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An Unenticing Carrot

BEHIND BARS

By Gay Seidman

THERE'S A HUNGER STRIKE on in Walpole's Cell Block Four. Prison administrators say that although the inmates are boycotting the cafeteria, they are buying food at the prison store, but on one knows for sure. The men in Four Block have been locked up, isolated even from other prisoners in Walpole's maximum security end, ever since a fatal prison stabbing on September 9.

For more than a month, the men in Four Block have been cut off from the rest of the world for refusing to cooperate with the administration's investigation of the stabbing. During that month, there have been at least two more stabbings, two serious assaults, and one major racial incident involving about 25 inmates. Five state legislators visited Walpole this week and returned convinced that the guards beat prisoners who fail to answer questions, as well as being outraged at the physical conditions of the cells. Prisoners in other blocks in the maximum end tell gruesome tales, like the man who dangled 30 feet from the third tier for refusing to cooperate. Things have been heating up in Walpole's maximum end since the beginning of the summer.

The impasse probably won't be resolved for some time. The guards have one code of ethics, and the inmates live by another. The men in the max end have a strict code of behavior, and it does not include informing on other prisoners. The prison environment naturally pits inmates against guards, and an informer is, quite simply, a traitor.

Things have been heating up in Walpole's maximum end since the beginning of the summer The rate of stabbings--a fair condition of tension in the joint--rose. Four Block started heating up quite literally in August when the prison administration welded shut the vents on the third tier, after they caught an inmate smuggling objects through the tiny slits.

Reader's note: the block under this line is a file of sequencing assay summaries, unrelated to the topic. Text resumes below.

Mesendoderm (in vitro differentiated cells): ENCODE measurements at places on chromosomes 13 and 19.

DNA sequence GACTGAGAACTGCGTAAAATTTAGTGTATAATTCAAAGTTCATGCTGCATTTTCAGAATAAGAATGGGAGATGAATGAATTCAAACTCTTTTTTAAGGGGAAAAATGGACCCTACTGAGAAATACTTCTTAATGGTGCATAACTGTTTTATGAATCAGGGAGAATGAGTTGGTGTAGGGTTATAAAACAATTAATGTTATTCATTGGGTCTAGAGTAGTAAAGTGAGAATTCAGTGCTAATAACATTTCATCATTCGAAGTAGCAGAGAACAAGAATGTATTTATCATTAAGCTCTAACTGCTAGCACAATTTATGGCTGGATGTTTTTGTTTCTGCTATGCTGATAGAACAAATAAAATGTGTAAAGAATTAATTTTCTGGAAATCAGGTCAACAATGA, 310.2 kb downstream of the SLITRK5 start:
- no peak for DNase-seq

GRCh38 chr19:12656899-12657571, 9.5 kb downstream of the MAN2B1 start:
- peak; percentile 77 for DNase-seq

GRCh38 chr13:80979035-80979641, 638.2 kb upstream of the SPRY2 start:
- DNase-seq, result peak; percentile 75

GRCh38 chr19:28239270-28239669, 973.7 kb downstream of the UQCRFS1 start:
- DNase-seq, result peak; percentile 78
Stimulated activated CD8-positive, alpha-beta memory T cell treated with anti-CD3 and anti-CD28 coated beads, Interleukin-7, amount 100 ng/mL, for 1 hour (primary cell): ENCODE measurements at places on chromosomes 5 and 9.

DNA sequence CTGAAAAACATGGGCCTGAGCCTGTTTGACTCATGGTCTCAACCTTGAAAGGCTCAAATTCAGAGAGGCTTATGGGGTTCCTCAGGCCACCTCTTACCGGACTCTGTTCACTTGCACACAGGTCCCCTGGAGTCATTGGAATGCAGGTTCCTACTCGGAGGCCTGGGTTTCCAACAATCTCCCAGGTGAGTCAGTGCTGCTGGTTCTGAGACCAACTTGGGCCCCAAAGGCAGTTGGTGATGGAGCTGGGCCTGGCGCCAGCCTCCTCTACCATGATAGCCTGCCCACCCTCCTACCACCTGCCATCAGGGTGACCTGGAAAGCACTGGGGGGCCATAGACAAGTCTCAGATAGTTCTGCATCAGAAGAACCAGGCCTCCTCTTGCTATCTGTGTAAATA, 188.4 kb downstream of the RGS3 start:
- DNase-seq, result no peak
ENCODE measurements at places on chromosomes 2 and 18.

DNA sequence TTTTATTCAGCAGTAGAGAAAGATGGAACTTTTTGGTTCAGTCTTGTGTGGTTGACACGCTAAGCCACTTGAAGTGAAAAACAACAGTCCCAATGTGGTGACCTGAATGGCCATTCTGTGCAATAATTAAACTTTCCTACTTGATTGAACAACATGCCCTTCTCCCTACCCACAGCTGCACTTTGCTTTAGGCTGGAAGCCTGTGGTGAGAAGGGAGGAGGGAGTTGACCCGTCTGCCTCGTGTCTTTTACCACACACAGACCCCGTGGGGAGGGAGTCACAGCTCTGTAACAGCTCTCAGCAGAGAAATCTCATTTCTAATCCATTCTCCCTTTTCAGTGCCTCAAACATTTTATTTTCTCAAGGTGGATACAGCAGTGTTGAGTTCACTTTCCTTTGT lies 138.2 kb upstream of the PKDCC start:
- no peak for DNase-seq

RIGHT ABOUT THAT TIME, I met a group of prisoners in Walpole who were trying to improve conditions there. It is not easy for them to get a hearing. One of them told me, "People outside don't care if a prisoner's stabbed; they just think, `So there's one less criminal." I didn't have an answer then; I was still overwhelmed by the windowless, airless rooms, the clanging metal doors, the body search and petty harassment on the way inside. Harassment not from the inmates, who did their best to make us--the outsiders--feel comfortable, but from the guards.

I guess I was also overwhelmed by the inmates themselves. I was scared, walking in--the series of metal doors closing behind us reminded us that the people we were meeting were criminals, locked up to avoid polluting the rest of society, a tumor isolated from the body. But the 20 or so men we met were kind--when we first came in, one gave me a pack of cigarettes to replace those the administration confiscated when we entered. They were polite, holding themselves back from interrupting each other far better than most Harvard students could have. And they were articulate, using the long unwieldy words of the self-educated to describe the conditions of their lives.

This was a self-selected group: These, I learned later, were perhaps the toughest men in the maximum end, the men who were not afraid of punishment--the guards had developed a healthy respect for these prisoners' ability to fight the correctional system.

The correctional system, as the state refers to it, is a bit of a misnomer for the prison system. Since 1975, it has been based on a "step" system, where prisoners progress from heavy to lighter security jails as they return. But, as in the current situation on Cell Block Four, there is a basic contradiction involved: behavior the prison administrators consider "progressive"--informing on other prisoners, cooperating with the guards--is the very behavior the prisoners' code condemns.